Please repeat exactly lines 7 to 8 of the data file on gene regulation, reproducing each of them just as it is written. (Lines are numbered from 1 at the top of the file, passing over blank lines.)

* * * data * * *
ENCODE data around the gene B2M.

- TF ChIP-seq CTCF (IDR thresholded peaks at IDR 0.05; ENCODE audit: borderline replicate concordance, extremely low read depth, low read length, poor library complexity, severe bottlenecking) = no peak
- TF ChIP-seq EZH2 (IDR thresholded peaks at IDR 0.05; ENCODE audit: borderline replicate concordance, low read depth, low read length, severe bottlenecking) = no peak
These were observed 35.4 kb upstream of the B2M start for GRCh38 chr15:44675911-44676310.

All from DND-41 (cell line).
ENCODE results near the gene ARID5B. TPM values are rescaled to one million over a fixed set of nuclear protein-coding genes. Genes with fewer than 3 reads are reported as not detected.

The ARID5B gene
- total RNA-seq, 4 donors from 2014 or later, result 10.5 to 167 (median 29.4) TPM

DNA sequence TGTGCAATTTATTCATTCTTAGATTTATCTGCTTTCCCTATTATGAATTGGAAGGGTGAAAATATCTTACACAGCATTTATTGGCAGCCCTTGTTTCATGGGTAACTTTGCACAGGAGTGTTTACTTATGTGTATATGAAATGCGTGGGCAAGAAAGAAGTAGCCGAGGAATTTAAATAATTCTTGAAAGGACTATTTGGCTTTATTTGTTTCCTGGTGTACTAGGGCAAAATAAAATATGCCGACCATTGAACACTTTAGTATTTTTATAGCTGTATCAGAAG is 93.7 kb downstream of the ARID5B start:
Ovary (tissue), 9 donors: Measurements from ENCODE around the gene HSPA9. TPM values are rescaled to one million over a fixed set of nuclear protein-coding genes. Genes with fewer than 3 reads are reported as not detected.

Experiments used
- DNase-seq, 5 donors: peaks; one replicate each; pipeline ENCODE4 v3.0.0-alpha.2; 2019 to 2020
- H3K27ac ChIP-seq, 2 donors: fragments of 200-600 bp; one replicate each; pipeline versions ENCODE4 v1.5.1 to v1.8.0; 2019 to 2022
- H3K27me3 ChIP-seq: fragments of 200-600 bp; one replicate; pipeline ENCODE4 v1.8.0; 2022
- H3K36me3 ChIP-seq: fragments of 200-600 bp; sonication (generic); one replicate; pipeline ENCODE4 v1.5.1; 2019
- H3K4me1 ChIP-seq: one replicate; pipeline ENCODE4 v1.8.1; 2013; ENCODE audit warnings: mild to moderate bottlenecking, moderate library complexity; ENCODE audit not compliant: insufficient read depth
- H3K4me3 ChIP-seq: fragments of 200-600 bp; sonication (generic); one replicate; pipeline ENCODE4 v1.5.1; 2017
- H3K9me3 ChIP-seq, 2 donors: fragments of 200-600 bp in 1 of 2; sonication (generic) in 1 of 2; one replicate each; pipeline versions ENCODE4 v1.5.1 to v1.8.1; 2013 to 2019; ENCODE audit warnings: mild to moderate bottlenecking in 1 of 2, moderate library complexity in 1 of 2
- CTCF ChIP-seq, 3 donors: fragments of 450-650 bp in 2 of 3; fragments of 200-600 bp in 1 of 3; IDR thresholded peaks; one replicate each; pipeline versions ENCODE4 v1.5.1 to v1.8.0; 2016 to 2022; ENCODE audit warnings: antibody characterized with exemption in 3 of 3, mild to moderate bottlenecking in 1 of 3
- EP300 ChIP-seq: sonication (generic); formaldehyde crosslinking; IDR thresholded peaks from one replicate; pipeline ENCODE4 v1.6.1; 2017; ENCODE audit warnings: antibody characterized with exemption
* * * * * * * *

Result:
The ARID5B gene
- total RNA-seq, 4 donors from 2014 or later, result 10.5 to 167 (median 29.4) TPM